37. Recognizing and Treating Psychiatric Comorbidity in Epilepsy

  1. John W. Miller MD, PhD Director, UW Regional Epilepsy Center, Professor of Neurology and Neurological Surgery2 and
  2. Howard P. Goodkin MD, PhD The Shure Professor of Neurology and Pediatrics, Director, Division of Pediatric Neurology3
  1. Jay Salpekar

Published Online: 10 JAN 2014

DOI: 10.1002/9781118456989.ch37



How to Cite

Salpekar, J. (2014) Recognizing and Treating Psychiatric Comorbidity in Epilepsy, in Epilepsy (eds J. W. Miller and H. P. Goodkin), John Wiley & Sons, Oxford. doi: 10.1002/9781118456989.ch37

Editor Information

  1. 2

    University of Washington, Seattle, WA, USA

  2. 3

    Department of Neurology, University of Virginia, Charlottesville, VA, USA

Author Information

  1. Center for Neuroscience and Behavioral Medicine, Children's National Medical Center, George Washington University School of Medicine, Washington, DC, USA

Publication History

  1. Published Online: 10 JAN 2014
  2. Published Print: 14 FEB 2014

ISBN Information

Print ISBN: 9781118456941

Online ISBN: 9781118456989



  • psychiatry;
  • epilepsy;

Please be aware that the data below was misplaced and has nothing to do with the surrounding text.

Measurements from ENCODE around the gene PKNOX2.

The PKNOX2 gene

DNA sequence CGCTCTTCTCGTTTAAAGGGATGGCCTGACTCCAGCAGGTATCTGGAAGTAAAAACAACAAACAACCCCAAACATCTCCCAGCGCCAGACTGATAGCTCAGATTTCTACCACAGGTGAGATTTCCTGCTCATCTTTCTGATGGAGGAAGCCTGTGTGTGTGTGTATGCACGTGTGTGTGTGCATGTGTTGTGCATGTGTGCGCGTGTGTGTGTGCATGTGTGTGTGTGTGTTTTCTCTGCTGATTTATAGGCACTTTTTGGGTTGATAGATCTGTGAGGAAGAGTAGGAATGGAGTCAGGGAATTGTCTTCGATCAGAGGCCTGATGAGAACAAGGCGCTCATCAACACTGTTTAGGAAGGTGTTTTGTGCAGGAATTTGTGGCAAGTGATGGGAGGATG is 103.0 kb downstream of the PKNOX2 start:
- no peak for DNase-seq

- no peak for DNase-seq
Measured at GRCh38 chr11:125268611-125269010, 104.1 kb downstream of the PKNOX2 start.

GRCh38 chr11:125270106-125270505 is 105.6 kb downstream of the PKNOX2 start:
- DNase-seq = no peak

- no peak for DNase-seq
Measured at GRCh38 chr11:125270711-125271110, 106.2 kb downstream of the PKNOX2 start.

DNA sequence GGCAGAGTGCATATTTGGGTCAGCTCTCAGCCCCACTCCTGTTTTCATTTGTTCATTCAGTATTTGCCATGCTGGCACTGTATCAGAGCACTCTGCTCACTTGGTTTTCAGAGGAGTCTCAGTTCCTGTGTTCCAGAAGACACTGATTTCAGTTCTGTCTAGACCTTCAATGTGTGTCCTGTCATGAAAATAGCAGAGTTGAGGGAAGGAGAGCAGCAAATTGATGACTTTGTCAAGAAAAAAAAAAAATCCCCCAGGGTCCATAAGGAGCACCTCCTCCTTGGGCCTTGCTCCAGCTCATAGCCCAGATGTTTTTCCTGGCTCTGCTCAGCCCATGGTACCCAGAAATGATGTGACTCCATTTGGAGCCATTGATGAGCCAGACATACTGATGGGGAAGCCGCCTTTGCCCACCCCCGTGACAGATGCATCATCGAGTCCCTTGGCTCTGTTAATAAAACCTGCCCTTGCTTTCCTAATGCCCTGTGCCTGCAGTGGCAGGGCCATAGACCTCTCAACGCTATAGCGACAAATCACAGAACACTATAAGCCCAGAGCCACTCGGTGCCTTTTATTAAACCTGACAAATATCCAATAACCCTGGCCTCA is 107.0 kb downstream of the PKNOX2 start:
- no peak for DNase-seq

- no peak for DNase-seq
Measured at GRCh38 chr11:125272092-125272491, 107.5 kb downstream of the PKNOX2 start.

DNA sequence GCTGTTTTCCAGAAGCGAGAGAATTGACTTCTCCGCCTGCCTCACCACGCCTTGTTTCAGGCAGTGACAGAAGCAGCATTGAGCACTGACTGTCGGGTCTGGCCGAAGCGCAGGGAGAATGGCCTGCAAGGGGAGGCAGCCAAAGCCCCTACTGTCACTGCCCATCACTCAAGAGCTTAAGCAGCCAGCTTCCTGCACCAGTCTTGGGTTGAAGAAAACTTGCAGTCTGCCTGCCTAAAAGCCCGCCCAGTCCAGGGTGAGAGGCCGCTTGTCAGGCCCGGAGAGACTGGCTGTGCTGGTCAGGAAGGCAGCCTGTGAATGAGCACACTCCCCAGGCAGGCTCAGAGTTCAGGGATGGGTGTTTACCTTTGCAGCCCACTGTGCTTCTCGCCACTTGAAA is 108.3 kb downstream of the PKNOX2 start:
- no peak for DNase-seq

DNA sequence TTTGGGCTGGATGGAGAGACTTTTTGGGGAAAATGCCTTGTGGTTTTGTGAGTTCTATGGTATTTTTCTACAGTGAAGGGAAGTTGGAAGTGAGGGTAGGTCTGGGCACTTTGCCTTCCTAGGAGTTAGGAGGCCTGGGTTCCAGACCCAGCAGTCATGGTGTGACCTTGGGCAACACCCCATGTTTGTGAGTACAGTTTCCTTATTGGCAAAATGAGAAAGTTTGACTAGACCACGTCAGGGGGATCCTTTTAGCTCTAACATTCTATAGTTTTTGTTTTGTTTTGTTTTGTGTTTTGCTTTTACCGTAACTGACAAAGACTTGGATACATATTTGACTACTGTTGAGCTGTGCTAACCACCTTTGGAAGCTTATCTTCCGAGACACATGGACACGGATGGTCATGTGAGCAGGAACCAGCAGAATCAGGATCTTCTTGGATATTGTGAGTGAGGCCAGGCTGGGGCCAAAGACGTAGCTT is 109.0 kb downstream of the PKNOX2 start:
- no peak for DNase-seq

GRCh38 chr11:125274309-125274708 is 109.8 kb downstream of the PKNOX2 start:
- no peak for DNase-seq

• comorbidity;
  • diagnosis;
  • treatment


Psychiatric illness is significantly overrepresented in persons with epilepsy. Etiology of psychiatric comorbidity is still unclear, but interdisciplinary management from both neurology and psychiatry is often necessary. Depression, anxiety, and attention deficit hyperactivity disorder are particularly common and can be readily identified. Although the evidence is limited regarding treatment for behavioral symptoms associated with epilepsy, successful treatments are available and are similar to those utilized for patients without epilepsy. Most psychiatric medications may be used safely in persons with epilepsy. Clinicians who proactively identify and treat psychiatric comorbidity will find that treatment outcome for epilepsy is improved and overall quality of life is greatly enhanced.